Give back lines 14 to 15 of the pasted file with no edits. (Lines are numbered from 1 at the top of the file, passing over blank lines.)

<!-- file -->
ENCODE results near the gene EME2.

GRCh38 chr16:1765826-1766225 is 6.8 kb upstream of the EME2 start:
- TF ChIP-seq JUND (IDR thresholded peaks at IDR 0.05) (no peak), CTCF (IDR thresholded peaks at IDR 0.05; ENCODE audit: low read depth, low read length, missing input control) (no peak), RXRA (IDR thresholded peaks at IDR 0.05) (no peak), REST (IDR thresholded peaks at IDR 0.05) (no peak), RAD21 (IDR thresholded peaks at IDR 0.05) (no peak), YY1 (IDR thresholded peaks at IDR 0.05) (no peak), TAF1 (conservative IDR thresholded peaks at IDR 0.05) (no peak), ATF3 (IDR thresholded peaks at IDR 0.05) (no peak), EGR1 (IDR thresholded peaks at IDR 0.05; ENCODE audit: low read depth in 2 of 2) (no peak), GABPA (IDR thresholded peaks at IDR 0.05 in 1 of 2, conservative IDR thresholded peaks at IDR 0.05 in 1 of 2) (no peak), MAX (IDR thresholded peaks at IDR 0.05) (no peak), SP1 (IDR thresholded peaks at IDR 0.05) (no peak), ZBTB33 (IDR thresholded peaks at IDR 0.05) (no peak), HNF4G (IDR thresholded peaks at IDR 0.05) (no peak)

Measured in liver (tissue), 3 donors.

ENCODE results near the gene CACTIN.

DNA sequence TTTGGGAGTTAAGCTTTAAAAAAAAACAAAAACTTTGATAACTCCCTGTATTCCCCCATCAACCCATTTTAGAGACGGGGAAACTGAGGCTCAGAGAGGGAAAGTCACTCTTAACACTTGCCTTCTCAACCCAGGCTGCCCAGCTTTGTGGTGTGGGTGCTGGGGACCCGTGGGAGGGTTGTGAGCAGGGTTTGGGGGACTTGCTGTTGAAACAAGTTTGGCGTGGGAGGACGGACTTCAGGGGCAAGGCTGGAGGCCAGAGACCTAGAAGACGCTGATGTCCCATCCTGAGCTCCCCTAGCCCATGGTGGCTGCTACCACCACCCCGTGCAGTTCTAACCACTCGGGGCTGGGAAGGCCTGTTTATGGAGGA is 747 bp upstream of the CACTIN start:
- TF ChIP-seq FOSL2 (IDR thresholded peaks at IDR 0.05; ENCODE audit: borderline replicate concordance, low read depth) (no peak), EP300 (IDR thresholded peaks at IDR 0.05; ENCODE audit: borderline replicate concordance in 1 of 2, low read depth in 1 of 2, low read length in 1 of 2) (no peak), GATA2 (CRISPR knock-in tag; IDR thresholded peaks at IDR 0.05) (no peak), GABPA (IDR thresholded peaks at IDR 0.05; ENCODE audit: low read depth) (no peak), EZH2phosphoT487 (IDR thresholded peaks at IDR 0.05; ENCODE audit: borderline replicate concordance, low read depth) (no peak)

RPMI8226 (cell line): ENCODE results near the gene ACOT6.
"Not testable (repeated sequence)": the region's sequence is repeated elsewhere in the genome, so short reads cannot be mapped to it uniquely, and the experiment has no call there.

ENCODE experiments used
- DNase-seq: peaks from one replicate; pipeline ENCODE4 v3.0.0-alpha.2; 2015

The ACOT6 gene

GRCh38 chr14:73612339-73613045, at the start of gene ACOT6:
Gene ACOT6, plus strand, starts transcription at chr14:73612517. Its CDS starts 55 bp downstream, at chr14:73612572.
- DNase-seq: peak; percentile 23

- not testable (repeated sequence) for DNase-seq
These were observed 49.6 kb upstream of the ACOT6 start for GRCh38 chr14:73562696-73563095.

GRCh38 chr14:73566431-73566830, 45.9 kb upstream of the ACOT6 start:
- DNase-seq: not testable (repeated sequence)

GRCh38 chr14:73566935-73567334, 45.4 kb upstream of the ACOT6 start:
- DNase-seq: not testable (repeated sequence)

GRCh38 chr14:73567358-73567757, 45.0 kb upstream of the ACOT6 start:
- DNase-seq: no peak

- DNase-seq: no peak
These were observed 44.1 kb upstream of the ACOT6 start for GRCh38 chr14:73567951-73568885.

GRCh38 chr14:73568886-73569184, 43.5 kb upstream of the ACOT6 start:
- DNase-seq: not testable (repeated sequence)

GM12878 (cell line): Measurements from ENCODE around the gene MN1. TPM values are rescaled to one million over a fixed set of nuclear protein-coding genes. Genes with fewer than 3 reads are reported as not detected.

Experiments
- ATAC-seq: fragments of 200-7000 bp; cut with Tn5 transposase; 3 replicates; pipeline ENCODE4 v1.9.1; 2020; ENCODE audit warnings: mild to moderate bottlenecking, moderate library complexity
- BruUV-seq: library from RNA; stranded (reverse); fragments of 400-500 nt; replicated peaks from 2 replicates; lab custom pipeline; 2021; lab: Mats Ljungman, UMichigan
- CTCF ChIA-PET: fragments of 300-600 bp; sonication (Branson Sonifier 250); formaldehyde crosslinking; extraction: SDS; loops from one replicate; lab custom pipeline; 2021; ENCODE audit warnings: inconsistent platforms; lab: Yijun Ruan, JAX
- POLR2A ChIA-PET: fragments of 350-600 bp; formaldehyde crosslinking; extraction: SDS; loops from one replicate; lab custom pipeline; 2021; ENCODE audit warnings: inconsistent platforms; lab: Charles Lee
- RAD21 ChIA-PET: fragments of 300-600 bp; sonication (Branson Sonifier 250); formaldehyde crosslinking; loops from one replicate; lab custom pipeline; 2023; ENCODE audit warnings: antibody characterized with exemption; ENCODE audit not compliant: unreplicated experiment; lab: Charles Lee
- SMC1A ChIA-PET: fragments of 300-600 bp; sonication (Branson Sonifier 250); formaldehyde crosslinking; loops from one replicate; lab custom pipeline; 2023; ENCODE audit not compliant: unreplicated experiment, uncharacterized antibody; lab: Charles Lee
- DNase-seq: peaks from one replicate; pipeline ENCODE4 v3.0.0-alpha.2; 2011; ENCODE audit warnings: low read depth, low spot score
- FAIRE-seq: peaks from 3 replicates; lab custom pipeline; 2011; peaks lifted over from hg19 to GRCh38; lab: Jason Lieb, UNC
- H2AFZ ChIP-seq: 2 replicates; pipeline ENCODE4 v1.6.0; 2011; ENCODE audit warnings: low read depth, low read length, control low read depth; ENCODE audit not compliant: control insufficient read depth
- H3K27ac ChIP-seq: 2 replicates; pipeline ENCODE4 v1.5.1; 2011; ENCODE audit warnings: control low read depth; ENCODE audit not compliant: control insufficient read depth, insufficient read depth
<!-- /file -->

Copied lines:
Gene ACOT6, plus strand, starts transcription at chr14:73612517. Its CDS starts 55 bp downstream, at chr14:73612572.
- DNase-seq: peak; percentile 23